Climbing Armenia

I am still getting used to speeding my life back up even though it has been over a week since I returned from the former Soviet state of Armenia. The life there is just a bit slower: you get a couple of hours to eat a breakfast that doesn’t even start until 9 A.M.! I actually figured one morning that I could drag breakfast into lunch and possibly take a quick siesta at the table and still be on time for dinner.  Lest this made me feel a bit sluggish, I quickly woke up when I hit the Yerevan streets in my little Lada Niva. Locals all drive like they have just stolen the vehicle they are in: one foot on the gas, one foot on the horn. Once out of the bustling city I soon found myself in rolling hills that gradually grew into larger mountains. The country folks are a bit reserved at first but, like most Armenians, are welcoming and always very giving.

The climbing in Armenia is as far from developed as it could possibly be; the number of climbers there could fit in a small school bus. I was fortunate to get to hang out with Mkhitar Mkhitaryan, who started the climbing club Up The Rocks. Mkhitar has been the main developer for climbing in Armenia and was featured in Rock and Ice issue 189. Mkhitar graciously showed us as many climbing areas as he could in the two weeks we had there. Most of these areas held a smattering of routes with almost endless possibilities for future development.. From places where you could belay out the back of the Lada Niva to fairly long approches with some of the sketchiest bridges I have ever walked across, here is a photo essay of the trip!



Mkhitar on his project,”Hell’s Diamond” (5.12a). He sent our last day there and his last go.

Unfortunately, I got pulled over for speeding. They let me off but argued that a picture of my driver’s license on my iPhone wasn’t legitimate only because the battery could die! Mkhitar had to argue quite a while!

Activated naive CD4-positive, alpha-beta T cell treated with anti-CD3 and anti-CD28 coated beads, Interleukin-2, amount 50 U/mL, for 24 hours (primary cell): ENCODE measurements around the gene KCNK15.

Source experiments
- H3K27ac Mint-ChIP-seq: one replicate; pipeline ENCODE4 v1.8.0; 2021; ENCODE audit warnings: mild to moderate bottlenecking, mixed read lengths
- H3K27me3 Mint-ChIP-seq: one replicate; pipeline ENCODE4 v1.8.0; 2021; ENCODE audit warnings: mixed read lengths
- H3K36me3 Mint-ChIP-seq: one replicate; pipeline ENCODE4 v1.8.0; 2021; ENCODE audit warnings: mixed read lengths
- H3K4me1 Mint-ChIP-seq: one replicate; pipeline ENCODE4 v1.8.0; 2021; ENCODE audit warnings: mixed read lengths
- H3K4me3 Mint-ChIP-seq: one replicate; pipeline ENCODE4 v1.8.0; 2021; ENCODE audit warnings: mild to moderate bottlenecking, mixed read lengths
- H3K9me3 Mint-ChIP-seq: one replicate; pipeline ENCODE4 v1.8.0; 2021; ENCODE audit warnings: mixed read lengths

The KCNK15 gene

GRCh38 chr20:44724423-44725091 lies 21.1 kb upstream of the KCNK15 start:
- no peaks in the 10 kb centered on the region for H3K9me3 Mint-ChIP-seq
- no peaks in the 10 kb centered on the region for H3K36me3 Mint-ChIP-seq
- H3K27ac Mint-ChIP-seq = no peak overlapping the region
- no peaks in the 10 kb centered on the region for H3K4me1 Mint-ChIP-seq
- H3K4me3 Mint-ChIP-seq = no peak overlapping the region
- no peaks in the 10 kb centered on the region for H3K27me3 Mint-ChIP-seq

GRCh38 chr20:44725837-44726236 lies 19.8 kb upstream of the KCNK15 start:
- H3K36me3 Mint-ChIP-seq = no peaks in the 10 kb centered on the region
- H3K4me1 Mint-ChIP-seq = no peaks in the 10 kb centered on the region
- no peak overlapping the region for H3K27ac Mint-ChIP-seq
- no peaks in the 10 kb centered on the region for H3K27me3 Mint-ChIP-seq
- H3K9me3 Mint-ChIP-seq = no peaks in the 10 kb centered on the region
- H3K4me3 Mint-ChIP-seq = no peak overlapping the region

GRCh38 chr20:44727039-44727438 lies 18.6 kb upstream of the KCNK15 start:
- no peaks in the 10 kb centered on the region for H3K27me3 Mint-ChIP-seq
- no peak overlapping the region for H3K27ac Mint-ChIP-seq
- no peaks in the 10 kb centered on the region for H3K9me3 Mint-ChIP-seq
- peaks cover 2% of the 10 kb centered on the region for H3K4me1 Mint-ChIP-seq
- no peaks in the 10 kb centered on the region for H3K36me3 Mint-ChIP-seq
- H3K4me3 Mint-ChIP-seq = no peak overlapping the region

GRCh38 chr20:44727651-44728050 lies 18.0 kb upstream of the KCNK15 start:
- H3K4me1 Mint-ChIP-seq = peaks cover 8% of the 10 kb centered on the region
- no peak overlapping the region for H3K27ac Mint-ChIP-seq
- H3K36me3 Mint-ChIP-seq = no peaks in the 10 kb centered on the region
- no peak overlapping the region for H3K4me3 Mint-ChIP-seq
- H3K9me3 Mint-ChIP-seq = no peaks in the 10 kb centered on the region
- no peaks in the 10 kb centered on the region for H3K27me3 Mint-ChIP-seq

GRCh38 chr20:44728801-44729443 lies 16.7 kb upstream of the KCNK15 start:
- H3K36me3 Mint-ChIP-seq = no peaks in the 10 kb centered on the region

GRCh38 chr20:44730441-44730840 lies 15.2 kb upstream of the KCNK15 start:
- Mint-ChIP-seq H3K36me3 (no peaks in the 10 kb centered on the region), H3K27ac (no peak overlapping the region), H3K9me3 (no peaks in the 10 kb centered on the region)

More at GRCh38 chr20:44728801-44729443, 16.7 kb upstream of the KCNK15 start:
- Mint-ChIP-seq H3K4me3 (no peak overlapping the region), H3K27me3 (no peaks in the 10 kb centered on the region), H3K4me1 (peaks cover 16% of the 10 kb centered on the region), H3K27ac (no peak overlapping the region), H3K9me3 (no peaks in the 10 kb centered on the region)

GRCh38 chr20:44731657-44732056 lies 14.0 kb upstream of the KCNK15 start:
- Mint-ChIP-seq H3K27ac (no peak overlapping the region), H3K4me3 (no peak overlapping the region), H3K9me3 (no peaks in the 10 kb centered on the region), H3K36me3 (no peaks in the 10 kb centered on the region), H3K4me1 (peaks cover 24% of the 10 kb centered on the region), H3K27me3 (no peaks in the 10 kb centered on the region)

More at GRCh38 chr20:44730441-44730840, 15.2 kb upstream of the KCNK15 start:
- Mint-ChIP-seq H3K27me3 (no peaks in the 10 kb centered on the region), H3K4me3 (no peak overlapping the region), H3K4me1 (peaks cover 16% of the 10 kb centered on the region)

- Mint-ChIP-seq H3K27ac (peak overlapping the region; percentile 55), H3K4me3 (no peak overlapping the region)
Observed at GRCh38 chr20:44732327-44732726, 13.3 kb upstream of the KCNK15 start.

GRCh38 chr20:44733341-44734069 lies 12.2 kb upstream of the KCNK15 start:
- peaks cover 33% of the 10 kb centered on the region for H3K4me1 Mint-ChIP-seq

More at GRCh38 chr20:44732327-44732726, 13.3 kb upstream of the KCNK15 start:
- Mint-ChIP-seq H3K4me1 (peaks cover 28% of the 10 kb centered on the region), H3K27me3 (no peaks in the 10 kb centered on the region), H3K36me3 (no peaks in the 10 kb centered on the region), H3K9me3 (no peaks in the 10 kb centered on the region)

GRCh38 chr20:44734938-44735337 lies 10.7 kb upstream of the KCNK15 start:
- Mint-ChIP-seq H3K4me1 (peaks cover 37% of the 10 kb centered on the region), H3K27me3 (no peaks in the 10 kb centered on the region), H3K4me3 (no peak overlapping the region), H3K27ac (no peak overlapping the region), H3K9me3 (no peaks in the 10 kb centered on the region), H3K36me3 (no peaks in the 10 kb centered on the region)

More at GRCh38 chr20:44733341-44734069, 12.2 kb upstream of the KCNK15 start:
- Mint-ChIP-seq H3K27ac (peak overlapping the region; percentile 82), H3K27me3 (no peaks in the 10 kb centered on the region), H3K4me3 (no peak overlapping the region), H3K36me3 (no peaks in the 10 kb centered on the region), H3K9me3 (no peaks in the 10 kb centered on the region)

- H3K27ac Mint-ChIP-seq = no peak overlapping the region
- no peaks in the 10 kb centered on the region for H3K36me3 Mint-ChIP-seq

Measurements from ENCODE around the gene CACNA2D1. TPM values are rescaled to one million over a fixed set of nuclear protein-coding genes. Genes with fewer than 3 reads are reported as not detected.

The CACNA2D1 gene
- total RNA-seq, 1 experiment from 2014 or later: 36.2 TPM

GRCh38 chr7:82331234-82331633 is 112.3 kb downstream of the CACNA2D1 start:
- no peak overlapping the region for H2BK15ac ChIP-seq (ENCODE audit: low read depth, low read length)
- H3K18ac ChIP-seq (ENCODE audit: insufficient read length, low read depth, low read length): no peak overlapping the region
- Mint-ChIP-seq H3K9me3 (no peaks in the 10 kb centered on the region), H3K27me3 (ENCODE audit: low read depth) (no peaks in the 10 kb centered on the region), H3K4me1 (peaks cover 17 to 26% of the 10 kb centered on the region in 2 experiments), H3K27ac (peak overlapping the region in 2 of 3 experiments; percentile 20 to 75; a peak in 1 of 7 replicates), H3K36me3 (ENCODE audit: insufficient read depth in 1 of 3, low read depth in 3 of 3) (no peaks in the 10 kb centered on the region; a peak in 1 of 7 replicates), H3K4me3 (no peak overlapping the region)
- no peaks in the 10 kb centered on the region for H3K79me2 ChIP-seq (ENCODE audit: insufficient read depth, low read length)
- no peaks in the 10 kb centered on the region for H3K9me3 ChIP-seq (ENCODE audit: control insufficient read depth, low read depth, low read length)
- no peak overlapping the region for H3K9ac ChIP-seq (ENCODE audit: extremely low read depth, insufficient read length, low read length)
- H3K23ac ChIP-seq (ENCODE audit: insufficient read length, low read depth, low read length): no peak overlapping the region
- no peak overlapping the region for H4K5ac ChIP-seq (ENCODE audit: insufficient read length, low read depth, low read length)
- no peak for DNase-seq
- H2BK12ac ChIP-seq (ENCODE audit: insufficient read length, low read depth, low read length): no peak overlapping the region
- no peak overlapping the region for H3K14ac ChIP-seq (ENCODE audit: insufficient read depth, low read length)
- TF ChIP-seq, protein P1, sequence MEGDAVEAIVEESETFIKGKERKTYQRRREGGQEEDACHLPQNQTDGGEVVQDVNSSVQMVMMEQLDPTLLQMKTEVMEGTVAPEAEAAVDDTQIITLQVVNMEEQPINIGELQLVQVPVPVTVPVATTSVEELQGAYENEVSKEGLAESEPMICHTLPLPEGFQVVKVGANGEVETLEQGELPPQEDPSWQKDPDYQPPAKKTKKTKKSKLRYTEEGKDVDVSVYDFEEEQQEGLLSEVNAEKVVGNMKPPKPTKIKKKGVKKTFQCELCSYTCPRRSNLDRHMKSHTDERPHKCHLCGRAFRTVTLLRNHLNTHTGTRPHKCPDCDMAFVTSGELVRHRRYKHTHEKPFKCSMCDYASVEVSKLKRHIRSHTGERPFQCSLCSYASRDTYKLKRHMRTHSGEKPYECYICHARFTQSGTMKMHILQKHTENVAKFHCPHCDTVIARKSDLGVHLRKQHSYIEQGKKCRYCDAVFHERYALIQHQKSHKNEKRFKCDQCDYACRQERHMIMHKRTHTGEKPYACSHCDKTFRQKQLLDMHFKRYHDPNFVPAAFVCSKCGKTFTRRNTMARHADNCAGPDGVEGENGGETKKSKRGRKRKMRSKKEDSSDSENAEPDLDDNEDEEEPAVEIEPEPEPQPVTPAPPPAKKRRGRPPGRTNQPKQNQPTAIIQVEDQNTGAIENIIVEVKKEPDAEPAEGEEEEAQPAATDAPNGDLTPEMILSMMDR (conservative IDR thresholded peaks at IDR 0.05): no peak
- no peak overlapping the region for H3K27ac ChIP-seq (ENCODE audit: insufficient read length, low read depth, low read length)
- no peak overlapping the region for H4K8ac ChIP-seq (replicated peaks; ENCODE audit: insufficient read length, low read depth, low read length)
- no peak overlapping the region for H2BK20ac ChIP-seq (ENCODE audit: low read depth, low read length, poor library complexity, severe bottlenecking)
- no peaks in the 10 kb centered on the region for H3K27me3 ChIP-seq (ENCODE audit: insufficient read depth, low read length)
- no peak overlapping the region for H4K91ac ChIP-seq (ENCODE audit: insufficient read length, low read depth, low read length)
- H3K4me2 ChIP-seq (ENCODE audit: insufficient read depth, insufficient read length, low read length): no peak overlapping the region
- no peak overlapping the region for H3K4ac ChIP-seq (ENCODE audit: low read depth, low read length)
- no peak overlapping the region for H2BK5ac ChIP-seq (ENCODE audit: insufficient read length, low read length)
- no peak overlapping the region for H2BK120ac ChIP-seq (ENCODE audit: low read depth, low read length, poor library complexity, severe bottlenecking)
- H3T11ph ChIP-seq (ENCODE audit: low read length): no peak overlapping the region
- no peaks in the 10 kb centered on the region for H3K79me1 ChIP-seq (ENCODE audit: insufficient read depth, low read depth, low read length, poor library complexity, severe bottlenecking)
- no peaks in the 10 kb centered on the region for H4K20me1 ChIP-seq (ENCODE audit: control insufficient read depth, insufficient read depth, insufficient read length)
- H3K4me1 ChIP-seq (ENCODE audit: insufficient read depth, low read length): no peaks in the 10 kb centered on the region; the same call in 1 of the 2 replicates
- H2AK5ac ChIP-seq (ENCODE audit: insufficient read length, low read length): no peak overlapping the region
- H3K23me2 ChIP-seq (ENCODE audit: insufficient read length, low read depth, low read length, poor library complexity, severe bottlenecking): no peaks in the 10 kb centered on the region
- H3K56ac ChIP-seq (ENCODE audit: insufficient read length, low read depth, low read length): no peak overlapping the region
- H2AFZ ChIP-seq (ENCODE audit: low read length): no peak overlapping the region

Armenia is known mostly for its stunning and dinstictive basalt columns which were featured in Rock and Ice. Here is another view of Garni Gorge.

Every time we were back in the Yerevan, Mount Ararat was looming on the horizon.

Karine “slackin” in one of the many local parks.

Climbing exists in the city as well. Here, Marius make his way up a route in the Hrazdan Gorge.

A trip to Garni Gorge from the city only takes about an hour, making day trips great!

Paige climbing one of the famous pillars. Sometimes they are detached and a little hard to protect!

Inside one of the many monasteries in Armenia, some of which are over 3000 years old!

Moving into the crux on the third ascent of “Hell’s Diamond.”

One of the many questionable “bridges” available to test a climber’s mettle before he or she even touches the rock. This particular bridge guards climbs in Arpa Gorge.


Arpa Gorge also boasts a good amount of basalt climbing. Mkhitar on “TriCam” (5.10). 



There are many vipers lurking near most of the climbing areas, so one must stay aware!

The first ascent of “Don’t Pay the Old Man” (5.9) on the Nose Buttress.

Paige on the first ascent of “Mkhitar’s Gift”(5.7) at the Arzni Wall outside the village of Arzni.


Mkhitar on the second ascent of my route, “Rainy Day” (5.10a), Noravank Canyon

I took my run on the hardest line in the country. It is a proposed 5.13+ and is still without a clean ascent.


Cheers to all for great climbing, a wonderful country, and the welcoming Armenian people!



  • "T"


    Karsten, I have a friend from Armenia and she has always posted scenic pictures from her homeland and I have always admired these Basalt areas! Now I know that you have climbed them! Great pictures and blog about your travels!

  • Yogesh Kumar


    Great pictures and photo essay!

  • Matt


    Looks like an awesome adventure! Thanks for the pics.

  • Carey Ashford


    Keep up the great work!

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